Use numbers only in steps in a policy or procedure. Use simple Arabic numbers (1., 2., 3., 4., etc.) to show the main sequence. For sub-steps in the main sequence, indent and: • add a lower case letter, such as a) or b), to indicate an action sequence or if a bulleted list doesn’t sufficiently denote priorities or orders of importance. • add a bulleted list to indicate a random order.
Use an Overview
Overviews are used at the top of each page. Their function is to familiarize audiences with the nature and importance of new ideas, to relate new ideas to previously discussed concepts, and to provide a transitional and cohesive element to entering a page. Use short blocks and chunks. Within a page, many blocks are preferable to one long block. Within a block, many chunks of information are preferable to one long chunk. Break up longer blocks and chunks of information.
Note: Over-numbering is more distracting and confusing to the reader than it is useful.
Use Consistent Tools of Emphasis
Readers of directions (policies and procedures) often overlook key words which signal abrupt turns in the logic of a sentence.
Use Integrated Graphics
Liberally use tables, illustrations, diagrams and other visual effects as an integral part of P&P writing.
POLICY EXAMPLE USING STRUCTURED WRITING
USE ACTION WRITING FOR PROCEDURES
Policy No. 103, Issue No. 3 Date
Travel and Entertainment
Business travel and entertainment comprise reasonable activities conducive to the transaction of Company business. Employees traveling and/or entertaining on behalf of the Company have a stewardship responsibility regarding the use of Company funds. Reasonable, actual business expenses incurred by employees for the purpose of conducting business on behalf of the Company will be reimbursed upon approval by the employee’s manager.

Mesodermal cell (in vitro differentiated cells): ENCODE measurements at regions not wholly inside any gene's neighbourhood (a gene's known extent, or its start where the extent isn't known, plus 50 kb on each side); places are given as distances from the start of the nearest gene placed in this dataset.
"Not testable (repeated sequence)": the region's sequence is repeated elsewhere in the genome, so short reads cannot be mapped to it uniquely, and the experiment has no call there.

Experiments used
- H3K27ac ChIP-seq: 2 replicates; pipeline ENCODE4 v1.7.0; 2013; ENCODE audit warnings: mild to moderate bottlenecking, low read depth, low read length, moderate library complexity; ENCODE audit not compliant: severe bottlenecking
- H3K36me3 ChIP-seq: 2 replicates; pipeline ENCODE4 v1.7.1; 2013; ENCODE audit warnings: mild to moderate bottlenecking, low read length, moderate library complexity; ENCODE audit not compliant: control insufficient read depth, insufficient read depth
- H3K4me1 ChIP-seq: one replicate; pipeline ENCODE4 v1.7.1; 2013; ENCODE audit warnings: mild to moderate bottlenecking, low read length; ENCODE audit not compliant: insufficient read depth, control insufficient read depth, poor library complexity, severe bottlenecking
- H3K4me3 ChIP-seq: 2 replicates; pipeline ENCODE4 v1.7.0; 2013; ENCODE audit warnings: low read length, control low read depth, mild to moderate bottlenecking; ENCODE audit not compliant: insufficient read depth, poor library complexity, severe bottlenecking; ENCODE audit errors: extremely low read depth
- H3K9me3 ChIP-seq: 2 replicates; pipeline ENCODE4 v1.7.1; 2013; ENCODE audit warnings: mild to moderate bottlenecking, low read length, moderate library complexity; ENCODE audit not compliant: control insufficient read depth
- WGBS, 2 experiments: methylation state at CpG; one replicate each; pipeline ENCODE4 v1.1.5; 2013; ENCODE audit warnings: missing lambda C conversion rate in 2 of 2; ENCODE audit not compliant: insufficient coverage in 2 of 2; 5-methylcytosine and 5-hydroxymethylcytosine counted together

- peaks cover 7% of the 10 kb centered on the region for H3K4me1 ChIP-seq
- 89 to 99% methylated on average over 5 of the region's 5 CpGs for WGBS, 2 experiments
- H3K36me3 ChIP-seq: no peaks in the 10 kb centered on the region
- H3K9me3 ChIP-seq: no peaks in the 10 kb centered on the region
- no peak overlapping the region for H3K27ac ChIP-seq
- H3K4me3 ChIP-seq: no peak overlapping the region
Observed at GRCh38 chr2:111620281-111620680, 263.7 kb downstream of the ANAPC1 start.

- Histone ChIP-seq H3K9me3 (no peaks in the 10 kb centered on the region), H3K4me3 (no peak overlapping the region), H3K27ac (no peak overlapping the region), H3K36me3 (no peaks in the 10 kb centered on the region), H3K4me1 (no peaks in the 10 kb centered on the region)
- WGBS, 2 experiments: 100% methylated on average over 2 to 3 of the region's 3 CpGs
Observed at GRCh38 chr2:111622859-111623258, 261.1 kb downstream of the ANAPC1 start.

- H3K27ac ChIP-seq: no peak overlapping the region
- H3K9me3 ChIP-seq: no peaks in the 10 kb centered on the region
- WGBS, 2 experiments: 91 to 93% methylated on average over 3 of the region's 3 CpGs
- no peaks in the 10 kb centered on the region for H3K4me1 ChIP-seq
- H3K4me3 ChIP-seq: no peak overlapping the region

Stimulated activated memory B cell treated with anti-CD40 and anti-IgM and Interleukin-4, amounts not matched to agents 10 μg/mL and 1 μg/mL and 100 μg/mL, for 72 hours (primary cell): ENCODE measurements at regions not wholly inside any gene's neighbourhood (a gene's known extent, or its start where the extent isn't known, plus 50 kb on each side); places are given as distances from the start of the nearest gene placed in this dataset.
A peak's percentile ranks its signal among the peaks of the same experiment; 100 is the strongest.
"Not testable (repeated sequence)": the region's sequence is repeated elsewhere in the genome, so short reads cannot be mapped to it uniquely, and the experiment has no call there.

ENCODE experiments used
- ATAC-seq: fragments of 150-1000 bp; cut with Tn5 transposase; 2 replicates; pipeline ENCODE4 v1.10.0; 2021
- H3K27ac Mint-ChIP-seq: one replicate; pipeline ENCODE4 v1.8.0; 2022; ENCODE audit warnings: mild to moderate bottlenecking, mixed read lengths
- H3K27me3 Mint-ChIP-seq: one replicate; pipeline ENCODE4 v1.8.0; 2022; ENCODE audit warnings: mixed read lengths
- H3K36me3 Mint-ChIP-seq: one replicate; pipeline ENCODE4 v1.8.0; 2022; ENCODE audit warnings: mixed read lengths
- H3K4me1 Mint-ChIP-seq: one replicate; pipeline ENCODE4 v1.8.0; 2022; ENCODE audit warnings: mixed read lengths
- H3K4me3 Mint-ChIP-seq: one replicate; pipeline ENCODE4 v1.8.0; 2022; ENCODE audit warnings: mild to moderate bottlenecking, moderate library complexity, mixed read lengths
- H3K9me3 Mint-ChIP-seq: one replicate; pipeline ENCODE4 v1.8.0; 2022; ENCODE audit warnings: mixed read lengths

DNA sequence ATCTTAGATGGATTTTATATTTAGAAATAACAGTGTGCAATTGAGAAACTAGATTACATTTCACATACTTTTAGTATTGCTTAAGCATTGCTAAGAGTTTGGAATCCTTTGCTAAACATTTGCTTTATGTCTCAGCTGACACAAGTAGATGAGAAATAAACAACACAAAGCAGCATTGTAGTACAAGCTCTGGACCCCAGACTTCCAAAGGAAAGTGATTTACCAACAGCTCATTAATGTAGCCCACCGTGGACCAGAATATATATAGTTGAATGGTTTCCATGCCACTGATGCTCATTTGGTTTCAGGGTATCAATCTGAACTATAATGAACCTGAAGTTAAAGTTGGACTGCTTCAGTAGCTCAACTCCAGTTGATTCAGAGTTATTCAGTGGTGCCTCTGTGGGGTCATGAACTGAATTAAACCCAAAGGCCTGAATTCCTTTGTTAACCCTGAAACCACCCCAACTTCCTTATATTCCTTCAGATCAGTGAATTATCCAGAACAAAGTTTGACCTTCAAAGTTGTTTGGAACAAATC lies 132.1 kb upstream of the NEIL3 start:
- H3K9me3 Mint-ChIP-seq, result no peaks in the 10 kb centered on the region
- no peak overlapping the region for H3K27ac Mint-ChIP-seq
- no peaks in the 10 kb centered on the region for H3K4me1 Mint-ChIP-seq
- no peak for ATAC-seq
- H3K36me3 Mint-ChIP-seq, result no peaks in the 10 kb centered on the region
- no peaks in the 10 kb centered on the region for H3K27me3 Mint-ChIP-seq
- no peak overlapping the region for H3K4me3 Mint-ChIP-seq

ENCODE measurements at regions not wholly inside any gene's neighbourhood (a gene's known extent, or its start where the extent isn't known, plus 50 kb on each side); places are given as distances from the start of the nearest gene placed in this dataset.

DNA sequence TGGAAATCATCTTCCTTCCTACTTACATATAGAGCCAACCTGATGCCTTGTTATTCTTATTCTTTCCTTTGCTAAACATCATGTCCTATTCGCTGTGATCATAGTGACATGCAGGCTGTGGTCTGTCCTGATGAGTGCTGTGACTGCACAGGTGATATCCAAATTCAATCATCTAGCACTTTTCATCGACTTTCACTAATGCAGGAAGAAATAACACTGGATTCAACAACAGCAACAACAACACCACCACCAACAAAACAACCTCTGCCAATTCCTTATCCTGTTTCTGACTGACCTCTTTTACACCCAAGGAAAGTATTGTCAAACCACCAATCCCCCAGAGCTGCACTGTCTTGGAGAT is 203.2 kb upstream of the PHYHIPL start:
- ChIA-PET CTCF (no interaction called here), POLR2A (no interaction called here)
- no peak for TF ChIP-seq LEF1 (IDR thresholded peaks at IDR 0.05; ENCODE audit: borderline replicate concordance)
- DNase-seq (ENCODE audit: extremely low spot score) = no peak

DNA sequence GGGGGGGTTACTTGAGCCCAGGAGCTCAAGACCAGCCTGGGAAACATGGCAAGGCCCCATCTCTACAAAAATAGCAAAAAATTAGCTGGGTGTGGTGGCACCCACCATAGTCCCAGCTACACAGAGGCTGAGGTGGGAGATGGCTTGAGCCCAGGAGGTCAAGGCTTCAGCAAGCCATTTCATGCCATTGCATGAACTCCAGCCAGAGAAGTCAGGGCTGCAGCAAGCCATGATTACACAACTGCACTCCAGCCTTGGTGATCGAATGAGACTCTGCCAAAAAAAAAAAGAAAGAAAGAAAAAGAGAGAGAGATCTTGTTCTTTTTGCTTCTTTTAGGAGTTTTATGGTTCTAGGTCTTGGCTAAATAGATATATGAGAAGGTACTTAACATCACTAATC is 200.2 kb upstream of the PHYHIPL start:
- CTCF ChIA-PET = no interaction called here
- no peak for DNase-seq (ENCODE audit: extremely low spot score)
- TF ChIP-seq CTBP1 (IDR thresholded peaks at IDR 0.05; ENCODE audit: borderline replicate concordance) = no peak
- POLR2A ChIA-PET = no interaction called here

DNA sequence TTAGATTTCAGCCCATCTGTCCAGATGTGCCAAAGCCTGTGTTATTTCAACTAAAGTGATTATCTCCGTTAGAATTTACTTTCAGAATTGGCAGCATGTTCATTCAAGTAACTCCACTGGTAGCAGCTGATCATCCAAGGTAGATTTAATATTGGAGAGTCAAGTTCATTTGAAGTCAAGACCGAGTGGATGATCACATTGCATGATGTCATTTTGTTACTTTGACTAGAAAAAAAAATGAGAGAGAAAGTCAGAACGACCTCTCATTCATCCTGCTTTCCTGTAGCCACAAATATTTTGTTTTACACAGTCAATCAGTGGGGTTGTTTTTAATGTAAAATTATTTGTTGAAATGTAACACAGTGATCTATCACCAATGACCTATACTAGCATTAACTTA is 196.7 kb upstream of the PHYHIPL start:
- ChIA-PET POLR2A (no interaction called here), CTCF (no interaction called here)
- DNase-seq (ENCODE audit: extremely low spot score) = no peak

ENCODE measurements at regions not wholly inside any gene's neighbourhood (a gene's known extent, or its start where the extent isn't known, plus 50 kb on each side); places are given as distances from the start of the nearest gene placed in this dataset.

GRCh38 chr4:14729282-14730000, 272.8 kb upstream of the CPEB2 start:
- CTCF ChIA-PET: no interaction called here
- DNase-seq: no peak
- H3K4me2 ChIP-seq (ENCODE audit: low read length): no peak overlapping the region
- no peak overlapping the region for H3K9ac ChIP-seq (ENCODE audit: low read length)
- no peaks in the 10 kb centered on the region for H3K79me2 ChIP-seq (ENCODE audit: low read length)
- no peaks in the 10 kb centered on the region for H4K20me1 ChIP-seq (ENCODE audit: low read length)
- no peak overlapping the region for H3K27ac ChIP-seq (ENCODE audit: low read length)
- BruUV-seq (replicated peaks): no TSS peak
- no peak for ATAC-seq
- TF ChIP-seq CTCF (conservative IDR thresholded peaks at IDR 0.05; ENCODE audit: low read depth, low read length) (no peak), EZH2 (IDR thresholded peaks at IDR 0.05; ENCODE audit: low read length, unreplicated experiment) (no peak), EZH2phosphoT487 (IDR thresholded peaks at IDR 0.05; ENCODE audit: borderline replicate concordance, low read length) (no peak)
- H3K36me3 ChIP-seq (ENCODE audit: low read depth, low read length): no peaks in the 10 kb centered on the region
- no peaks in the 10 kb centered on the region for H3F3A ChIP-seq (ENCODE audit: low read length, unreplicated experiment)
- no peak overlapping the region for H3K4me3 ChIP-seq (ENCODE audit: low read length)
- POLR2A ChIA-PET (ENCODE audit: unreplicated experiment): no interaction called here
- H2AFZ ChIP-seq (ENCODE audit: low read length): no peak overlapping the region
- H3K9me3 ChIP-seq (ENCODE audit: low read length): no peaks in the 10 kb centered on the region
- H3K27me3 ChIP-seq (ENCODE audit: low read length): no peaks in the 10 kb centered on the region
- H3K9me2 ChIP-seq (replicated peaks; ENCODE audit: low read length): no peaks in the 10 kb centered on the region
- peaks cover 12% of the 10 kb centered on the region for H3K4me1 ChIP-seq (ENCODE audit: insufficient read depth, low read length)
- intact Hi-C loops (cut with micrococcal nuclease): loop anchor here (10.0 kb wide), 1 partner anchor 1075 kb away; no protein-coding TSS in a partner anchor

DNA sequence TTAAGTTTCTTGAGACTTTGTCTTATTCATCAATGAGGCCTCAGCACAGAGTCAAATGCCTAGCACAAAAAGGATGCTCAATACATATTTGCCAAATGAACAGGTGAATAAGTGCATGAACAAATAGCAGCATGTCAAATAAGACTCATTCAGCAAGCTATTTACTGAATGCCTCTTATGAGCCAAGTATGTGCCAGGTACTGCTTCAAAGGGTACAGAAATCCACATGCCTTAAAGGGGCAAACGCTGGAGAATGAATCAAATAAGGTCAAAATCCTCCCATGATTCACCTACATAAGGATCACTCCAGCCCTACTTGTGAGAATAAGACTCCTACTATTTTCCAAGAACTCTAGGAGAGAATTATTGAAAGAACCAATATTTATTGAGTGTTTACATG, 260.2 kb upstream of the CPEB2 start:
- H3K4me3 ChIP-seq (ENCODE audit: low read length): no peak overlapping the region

Action writing uses plain language and an action framework to enable readers to easily follow instructions on “how to proceed.”
Write Action Sentences (Active Voice)
An action sentence tells the actor (the reader) what to do. First, name the actor (exact job or function title). Then provide the action sequence number (number the steps sequentially from beginning to end). Start each sentence with an action word . . a verb. Then continue with the action sentence. Actor ⇒ Sequence Number ⇒ Action Word Note: The action is stated in imperative sentences, which are useful for giving directions or commands.
Employees are not authorized to approve expenditures that they have initiated or incurred. Advances and business entertainment expenses shall be reported using the Travel and Entertainment Expense Report. Original receipts are required for an individual expenditure of $25 or more (receipts for lower amounts may be required by local policy); photocopies are not acceptable. The employee and the employee's manager must sign Travel and Entertainment Expense Reports.